EVERY PROVINCE in the country should have at least one fish hatchery to improve the country’s fish fry supply and boost the local aquaculture sector, the top official of the Bureau of Fisheries and Aquatic Resources (BFAR) said.
BFAR National Director Eduardo B. Gongona said on Wednesday that investment is needed to set up infrastructure for fry production.
“We need the infrastructure, especially the hatchery. We also need to establish satellite hatcheries, ponds, and other infrastructure dedicated to fisheries production,” he said during the joint hearing of the Senate Committees on Agriculture, Food, and Agrarian Reform and Finance.
Mr. Gongona said one multi-species fish hatchery requires P30 million.
Senator Cynthia A. Villar, however, questioned the suggestion, noting that not all provinces are in coastal areas.
Ms. Villar said the BFAR should prioritize areas that have potential in the fisheries industry.
“Not all areas have fishing as their primary industry like Isabela and Nueva Ecija – those are known for their rice industries. BFAR should prioritize areas that have fishing as the main livelihood,” she said.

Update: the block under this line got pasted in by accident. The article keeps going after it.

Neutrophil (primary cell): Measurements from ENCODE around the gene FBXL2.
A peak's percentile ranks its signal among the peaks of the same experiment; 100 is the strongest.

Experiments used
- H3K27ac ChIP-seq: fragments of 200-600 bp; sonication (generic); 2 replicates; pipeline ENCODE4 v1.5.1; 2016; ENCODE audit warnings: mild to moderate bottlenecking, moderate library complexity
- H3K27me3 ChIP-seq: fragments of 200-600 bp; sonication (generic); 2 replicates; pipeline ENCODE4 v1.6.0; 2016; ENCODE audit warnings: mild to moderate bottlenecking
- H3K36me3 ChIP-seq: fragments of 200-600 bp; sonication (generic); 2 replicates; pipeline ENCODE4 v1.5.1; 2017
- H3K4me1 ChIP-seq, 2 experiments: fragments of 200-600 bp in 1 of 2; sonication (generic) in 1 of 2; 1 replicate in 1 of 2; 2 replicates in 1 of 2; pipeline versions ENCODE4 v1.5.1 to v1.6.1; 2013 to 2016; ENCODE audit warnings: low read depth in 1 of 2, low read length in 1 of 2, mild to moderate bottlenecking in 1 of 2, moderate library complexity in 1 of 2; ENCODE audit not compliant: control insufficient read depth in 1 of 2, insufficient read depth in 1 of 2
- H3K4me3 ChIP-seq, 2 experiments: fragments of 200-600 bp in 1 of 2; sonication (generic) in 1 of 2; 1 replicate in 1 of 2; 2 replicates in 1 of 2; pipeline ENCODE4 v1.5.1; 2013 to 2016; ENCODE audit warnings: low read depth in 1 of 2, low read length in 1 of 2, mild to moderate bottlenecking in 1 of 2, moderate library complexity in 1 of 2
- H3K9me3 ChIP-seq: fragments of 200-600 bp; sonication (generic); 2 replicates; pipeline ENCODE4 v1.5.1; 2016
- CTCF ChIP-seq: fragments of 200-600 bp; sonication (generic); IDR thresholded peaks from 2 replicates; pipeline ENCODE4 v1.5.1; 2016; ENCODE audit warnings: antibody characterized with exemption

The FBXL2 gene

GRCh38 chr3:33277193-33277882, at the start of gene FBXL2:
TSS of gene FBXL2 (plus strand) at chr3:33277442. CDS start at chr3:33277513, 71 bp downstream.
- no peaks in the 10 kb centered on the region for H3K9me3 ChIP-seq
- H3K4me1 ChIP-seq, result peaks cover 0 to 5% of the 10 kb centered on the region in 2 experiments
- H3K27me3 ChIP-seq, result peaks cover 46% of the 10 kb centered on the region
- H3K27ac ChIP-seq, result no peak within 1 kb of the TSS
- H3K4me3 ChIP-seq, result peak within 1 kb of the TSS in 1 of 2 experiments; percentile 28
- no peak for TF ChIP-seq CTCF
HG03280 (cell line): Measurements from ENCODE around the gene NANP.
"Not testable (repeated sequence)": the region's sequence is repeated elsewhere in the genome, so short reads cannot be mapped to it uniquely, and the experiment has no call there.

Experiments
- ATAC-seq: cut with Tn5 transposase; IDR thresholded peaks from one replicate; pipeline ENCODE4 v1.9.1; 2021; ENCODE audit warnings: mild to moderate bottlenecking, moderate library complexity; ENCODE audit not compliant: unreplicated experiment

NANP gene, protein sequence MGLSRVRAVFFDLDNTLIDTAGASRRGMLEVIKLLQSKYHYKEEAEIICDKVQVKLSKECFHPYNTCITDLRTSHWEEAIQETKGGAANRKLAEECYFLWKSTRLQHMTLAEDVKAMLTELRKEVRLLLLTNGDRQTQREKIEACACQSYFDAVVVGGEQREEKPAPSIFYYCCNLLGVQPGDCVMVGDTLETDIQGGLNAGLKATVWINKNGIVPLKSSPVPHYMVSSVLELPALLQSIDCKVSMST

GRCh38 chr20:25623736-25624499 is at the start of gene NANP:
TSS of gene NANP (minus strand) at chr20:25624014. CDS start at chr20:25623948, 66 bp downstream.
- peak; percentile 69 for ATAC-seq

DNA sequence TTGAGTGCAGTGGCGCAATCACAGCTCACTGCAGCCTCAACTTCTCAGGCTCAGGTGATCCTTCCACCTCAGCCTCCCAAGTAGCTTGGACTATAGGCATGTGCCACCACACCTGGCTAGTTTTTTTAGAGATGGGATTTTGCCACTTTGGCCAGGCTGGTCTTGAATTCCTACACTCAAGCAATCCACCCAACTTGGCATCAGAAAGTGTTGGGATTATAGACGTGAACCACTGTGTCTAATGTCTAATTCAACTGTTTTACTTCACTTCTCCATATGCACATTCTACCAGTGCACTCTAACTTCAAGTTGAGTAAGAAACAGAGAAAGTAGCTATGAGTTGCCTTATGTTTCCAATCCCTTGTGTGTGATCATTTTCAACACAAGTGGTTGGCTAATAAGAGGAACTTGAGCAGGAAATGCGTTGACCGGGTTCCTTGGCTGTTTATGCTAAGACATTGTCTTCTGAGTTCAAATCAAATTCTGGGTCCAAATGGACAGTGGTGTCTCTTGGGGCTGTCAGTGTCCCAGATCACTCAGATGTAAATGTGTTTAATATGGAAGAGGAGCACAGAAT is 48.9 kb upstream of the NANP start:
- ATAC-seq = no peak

BFAR Aquaculture Division OIC Chief Elymi Ar-J S. Tunacao said there are five fish hatcheries that are under construction in the provinces of Surigao del Sur and del Norte, Agusan del Norte, Lanao del Norte, and Quezon.
Ms. Tunacao said other planned fish hatcheries have problems in terms of site development such as uneven land and road right-of-way.
Meanwhile, Mr. Gongona committed to finish the five fish hatcheries being constructed and 25 others that have already been approved.
He said the country is currently able to produce 1.5 billion fry a year.
“In three to five years, we will improve in terms of hatcheries. We just need the infrastructure,” Mr. Gongona said.
Based on Philippine Statistics Authority data, local fisheries production fell 0.8% year on year to 978,618 metric tons (MT) in the first quarter of 2021.
Aquaculture production accounted for 53.7% or 525,321 MT of total production, followed by municipal fisheries at 26.3% or 257,622 MT, and commercial fisheries at 20% or 195,673 MT. — Revin Mikhael D. Ochave